Trigeminal neuralgia is a common cause of facial pain, characterized by shock-like pain affecting one or more branches of the trigeminal nerve. When conservative treatment fails and microdecompression is not indicated, percutaneous procedures are helpful. This percutaneous approach is done by a puncture up to the Gasserian ganglion, through the foramen ovale. Although simple and safe, this puncture demands some expertise from neurosurgeons. For that, a partnership between neurosurgeons and bio-engineers has developed a model for foramen ovale puncture, allowing practice for residents and young neurosurgeons.
A model for foramen ovale puncture has been created by interposition of synthetic materials over a skull, simulating the human face.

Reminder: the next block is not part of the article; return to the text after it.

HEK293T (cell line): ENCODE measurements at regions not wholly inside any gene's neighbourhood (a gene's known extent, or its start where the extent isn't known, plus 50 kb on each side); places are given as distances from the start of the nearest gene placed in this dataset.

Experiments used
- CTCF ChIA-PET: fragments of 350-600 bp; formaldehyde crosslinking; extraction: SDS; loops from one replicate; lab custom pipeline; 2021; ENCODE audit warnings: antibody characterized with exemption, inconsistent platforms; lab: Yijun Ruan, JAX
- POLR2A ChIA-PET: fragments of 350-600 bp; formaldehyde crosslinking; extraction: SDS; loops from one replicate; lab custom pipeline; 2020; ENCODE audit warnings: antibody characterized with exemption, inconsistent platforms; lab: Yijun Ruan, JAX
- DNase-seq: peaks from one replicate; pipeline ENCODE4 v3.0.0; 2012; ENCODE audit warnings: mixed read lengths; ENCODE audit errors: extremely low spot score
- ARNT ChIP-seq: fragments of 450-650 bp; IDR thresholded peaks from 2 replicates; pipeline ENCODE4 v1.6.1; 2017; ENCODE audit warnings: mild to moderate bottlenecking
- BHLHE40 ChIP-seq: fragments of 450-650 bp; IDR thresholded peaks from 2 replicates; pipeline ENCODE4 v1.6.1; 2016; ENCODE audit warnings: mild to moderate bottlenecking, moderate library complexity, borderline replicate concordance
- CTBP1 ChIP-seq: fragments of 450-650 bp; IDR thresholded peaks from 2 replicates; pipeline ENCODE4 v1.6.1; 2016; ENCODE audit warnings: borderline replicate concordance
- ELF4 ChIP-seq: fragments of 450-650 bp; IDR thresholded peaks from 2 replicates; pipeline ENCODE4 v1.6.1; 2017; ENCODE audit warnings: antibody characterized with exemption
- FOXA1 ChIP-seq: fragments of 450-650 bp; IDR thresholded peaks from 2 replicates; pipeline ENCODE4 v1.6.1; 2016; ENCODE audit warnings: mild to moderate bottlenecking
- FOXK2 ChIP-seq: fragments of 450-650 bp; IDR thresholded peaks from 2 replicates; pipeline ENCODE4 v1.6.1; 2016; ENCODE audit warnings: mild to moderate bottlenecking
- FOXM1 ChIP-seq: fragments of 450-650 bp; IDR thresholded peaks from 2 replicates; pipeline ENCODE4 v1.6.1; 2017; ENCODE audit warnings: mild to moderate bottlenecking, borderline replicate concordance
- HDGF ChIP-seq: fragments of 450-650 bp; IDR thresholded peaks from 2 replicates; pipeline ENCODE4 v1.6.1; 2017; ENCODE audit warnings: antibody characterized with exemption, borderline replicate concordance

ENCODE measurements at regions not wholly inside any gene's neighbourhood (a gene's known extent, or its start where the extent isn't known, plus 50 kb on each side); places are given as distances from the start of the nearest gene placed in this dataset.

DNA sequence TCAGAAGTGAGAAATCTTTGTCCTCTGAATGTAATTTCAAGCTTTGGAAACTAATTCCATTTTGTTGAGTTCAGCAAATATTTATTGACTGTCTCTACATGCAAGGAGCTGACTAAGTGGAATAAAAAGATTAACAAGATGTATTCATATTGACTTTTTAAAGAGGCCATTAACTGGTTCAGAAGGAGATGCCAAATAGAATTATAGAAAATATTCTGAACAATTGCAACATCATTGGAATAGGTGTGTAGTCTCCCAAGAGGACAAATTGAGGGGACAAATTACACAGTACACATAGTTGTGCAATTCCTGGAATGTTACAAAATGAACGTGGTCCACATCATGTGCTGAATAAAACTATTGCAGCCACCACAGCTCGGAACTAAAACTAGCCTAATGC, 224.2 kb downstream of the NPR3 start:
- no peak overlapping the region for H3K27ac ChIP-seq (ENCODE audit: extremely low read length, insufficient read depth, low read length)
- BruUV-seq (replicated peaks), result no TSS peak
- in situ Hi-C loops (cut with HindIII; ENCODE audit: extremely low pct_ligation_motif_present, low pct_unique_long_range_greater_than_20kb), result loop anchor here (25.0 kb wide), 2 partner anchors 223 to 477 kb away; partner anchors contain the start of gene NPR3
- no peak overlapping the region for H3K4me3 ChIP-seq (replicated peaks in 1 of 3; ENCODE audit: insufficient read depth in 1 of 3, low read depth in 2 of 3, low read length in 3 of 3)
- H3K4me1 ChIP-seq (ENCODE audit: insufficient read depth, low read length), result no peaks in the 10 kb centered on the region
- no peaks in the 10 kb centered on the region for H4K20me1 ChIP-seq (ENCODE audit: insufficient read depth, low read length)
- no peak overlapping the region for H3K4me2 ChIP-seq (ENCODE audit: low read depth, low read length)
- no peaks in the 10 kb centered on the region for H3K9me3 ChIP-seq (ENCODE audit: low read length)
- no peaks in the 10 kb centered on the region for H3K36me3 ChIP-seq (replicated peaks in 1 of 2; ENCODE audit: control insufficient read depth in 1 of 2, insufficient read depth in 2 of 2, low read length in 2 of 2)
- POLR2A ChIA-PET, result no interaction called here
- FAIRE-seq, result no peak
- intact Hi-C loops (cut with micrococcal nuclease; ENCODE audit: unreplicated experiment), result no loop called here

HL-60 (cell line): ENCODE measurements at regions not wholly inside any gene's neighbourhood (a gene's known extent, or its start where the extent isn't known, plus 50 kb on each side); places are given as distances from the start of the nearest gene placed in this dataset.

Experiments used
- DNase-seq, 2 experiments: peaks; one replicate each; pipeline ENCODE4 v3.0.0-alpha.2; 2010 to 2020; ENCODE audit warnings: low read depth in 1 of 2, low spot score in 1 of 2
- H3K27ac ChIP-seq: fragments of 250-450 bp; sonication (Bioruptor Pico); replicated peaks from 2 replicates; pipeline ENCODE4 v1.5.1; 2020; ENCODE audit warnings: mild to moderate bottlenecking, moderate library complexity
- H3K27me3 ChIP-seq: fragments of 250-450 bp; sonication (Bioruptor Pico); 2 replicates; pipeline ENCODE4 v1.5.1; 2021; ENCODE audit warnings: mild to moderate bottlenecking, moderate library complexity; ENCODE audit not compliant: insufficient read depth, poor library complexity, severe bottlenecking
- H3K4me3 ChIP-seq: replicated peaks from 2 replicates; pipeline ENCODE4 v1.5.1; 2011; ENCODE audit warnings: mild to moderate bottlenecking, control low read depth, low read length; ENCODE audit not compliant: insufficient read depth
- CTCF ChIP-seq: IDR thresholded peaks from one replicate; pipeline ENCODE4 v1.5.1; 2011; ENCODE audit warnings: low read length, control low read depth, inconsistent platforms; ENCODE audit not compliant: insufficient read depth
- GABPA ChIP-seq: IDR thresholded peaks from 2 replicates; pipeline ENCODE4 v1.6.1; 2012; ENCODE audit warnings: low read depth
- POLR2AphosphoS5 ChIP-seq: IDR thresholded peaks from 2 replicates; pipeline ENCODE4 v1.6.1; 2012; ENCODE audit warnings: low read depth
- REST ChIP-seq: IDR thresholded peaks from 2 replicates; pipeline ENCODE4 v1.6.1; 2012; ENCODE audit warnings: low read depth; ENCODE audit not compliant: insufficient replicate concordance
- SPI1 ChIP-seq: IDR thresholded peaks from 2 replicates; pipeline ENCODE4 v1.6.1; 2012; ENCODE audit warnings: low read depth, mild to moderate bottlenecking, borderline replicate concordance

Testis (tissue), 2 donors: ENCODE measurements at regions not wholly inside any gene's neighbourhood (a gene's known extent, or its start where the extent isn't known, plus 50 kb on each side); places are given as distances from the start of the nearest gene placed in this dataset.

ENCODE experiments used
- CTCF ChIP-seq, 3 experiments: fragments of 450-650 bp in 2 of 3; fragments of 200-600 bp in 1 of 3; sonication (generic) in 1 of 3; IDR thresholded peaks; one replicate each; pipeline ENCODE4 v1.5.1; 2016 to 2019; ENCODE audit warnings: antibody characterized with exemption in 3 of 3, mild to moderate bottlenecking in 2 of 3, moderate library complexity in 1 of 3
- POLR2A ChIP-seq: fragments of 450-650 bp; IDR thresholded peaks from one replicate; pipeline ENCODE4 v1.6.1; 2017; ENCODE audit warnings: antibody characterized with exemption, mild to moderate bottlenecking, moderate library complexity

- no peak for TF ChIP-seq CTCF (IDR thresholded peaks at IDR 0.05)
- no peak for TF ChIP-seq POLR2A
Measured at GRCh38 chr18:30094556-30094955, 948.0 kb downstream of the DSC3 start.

This model has shown great similarity with that found in conventional surgeries, even upon repeated testing by experienced functional neurosurgeons and young residents.
This model for foramen ovale puncture training has demonstrated valuable help for initial practicing of this common neurosurgical procedure, particularly in centers where there are not many cadavers available for training.